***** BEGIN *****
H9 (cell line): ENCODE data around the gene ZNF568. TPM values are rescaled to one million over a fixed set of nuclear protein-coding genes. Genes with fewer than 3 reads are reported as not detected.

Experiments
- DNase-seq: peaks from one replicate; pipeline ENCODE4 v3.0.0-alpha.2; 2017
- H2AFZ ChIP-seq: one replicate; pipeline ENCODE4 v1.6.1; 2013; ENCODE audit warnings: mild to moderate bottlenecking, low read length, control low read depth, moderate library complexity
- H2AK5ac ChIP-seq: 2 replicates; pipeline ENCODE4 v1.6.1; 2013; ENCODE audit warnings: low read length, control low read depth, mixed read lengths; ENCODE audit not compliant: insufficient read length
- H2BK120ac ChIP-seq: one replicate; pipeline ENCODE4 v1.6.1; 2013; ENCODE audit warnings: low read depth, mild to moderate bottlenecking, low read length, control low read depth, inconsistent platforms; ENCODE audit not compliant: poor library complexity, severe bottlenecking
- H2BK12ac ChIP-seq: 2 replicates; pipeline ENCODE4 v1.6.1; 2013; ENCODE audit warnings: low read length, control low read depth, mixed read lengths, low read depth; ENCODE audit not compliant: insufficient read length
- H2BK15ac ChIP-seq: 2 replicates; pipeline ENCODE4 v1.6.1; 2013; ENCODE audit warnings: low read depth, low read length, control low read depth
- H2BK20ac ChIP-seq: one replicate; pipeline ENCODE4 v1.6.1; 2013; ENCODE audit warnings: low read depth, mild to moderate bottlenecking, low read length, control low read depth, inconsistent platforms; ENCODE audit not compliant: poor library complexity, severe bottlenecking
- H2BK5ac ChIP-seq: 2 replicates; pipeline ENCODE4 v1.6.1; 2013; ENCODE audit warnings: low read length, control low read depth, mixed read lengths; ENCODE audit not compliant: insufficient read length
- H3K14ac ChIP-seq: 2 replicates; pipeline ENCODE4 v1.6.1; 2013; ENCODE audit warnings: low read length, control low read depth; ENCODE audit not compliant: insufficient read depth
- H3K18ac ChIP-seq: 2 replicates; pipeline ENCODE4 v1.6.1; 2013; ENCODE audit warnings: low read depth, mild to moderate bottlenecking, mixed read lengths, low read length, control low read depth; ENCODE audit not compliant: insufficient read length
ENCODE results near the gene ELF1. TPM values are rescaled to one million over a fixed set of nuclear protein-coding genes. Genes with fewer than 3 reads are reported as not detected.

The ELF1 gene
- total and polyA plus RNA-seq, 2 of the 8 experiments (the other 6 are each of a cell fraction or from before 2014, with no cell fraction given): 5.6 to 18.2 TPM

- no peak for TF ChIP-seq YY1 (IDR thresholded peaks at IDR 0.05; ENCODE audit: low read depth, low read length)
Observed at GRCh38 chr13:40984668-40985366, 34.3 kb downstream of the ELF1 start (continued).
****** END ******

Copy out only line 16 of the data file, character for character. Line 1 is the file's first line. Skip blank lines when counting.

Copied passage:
- no peak for TF ChIP-seq YY1 (IDR thresholded peaks at IDR 0.05; ENCODE audit: low read depth, low read length)